Pie Chart Error Bars

  • #1
Kind of a silly question; can pie charts have error bars?
I have used x-ray dispersion to find the approximate chemical composition of unknown samples. Is it appropriate to have error bars on how much we expect the percentages to deviate statistically throughout the sample?

Or, should I go a different route and use a stacked bar chart? Is it customary to include error bars on those as either?
 

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  • #2
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The nearest I've seen to something like this is:

gy5q3.png
 
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  • #3
berkeman
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The nearest I've seen to something like this is:

gy5q3.png
Wow, dat's ugly! o0)

(not your fault jedi)
 
  • #4
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You see these charts a lot in data mining. The inner ring was the subset you decided to analyze and the outer ring would the breakdown over the whole big data set.

and here's one from the FUTURE:

ku-xlarge.gif
 
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  • #5
The nearest I've seen to something like this is:

gy5q3.png
That's awesome. After looking at this though, I think it'll be best if I just use a regular pie chart and include the uncertainties in the series labels. Thanks
 
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  • #6
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As an aside, it should be said that there is really no reason to ever use a pie chart, and most people involved in any kind of data visualization despise them. That's not just a personal preference; they're objectively terrible at communicating information. It's almost impossible to directly compare the sizes of two slices unless the differences are very large, and even then you can't read the actual magnitude off of the chart. You're much better off using a bar graph. See e.g. the comparison between pie charts and bar graphs here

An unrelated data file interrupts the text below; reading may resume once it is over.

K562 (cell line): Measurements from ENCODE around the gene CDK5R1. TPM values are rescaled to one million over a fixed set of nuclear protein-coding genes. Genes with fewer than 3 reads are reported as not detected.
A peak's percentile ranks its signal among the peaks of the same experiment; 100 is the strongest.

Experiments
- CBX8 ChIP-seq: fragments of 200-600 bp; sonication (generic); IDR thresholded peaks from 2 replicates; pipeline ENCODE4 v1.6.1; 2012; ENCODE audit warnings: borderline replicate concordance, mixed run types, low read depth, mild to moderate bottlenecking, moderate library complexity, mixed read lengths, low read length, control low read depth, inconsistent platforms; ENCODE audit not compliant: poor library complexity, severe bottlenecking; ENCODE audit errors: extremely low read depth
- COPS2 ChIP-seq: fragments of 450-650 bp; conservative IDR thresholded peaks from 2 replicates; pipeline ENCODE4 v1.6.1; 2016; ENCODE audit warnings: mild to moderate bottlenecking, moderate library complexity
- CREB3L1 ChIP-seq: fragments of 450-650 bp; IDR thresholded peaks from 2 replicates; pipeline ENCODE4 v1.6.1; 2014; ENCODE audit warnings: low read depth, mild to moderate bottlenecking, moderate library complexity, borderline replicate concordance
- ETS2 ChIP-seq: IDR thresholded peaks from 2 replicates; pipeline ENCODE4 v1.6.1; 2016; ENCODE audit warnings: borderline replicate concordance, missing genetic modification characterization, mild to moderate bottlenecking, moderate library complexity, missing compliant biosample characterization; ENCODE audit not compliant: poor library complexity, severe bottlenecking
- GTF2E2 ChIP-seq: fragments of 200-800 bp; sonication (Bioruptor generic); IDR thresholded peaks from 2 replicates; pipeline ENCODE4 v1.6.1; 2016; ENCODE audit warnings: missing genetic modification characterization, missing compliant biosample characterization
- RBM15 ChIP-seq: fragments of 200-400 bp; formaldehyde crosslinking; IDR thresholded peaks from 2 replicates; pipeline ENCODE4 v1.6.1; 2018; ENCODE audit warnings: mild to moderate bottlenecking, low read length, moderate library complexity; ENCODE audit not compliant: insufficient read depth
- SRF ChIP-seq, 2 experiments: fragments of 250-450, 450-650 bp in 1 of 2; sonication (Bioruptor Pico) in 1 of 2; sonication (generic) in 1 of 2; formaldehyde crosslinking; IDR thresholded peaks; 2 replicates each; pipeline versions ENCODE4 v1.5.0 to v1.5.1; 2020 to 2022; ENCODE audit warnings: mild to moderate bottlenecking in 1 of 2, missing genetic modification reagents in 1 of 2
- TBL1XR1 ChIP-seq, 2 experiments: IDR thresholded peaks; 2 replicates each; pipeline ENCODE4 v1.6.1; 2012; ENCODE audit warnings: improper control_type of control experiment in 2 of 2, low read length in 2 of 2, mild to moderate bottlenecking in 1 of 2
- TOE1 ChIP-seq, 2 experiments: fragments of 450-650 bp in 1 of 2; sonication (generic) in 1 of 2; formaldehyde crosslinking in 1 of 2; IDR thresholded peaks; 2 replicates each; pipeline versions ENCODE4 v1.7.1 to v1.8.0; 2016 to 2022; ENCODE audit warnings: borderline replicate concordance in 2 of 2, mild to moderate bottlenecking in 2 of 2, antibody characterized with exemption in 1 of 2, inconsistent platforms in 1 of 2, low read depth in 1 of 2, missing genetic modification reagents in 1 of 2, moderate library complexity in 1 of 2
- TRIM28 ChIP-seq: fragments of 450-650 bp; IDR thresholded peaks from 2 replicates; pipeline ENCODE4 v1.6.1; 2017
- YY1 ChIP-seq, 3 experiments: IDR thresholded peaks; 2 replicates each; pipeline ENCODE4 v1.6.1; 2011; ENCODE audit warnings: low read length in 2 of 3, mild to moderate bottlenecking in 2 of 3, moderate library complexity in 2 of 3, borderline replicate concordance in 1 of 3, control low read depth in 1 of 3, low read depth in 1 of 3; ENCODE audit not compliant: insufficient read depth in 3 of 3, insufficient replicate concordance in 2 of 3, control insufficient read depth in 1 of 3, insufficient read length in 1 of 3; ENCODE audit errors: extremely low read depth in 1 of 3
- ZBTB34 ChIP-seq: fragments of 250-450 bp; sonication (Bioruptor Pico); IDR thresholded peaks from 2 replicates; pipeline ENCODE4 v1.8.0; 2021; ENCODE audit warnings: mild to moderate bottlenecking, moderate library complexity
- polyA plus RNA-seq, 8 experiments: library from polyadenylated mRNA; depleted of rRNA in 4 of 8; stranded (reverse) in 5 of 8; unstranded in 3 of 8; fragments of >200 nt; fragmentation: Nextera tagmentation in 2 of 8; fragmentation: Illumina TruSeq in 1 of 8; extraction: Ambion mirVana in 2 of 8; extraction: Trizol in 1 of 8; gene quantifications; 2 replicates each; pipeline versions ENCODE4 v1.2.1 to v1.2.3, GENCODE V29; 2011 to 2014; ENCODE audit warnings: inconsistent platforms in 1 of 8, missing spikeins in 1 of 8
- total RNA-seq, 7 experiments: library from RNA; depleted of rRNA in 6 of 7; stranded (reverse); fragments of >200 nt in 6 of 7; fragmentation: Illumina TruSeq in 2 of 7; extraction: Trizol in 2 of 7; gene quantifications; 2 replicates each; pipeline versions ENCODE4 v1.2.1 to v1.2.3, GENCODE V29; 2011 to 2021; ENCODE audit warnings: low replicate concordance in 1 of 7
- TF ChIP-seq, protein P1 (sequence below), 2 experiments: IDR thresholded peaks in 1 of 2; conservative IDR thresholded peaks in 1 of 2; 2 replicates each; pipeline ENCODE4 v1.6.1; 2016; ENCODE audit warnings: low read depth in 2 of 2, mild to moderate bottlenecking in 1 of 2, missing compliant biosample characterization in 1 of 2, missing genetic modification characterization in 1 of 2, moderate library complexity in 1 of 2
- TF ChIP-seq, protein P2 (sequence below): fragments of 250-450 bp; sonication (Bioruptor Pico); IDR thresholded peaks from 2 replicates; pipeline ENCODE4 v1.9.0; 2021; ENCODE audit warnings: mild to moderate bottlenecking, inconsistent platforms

http://www.storytellingwithdata.com/blog/2011/07/death-to-pie-charts

and note how you can't actually read the data off of the pie chart (you have to clutter it up with labels to get any information across), but the bar graph immediately communicates the differences between the groups. I actually can't imagine any situation in which a pie chart would be better at communicating information than a bar graph.

That's awesome. After looking at this though, I think it'll be best if I just use a regular pie chart and include the uncertainties in the series labels.
No! What's the point of even having a plot if the viewer just has to get all of the information from text anyway? A pie chart clearly isn't what you want.
 
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  • #7
As an aside, it should be said that there is really no reason to ever use a pie chart, and most people involved in any kind of data visualization despise them. That's not just a personal preference; they're objectively terrible at communicating information. It's almost impossible to directly compare the sizes of two slices unless the differences are very large, and even then you can't read the actual magnitude off of the chart. You're much better off using a bar graph. See e.g. the comparison between pie charts and bar graphs here

http://www.storytellingwithdata.com/blog/2011/07/death-to-pie-charts

and note how you can't actually read the data off of the pie chart (you have to clutter it up with labels to get any information across), but the bar graph immediately communicates the differences between the groups. I actually can't imagine any situation in which a pie chart would be better at communicating information than a bar graph.



No! What's the point of even having a plot if the viewer just has to get all of the information from text anyway? A pie chart clearly isn't what you want.
I too have read that people are less equipped to distinguish angular differences. Most of my charts are going to have 2-4 data series so I think a pie chart would be applicable (even if not necessarily the best at conveying the message). Personally, and I am no data visualization expert obviously, I imagine pie charts have one advantage and that is, whatever data is being conveyed, people automatically know it is some type of percentage. Also, I don't mind the labels having numbers anymore than I would if a bar graph had explicit values and a legend :)

I will say, after more thought, I had decided to go with a bar graph but thought it unnecessary to update the post. I plan on comparing numerous sets of data which can more easily be displayed in bars side-by-side. I am still undecided whether I prefer a bar graph to a stacked bar graph so if you know any literature on comparisons of those I wouldn't mind a read :)
 

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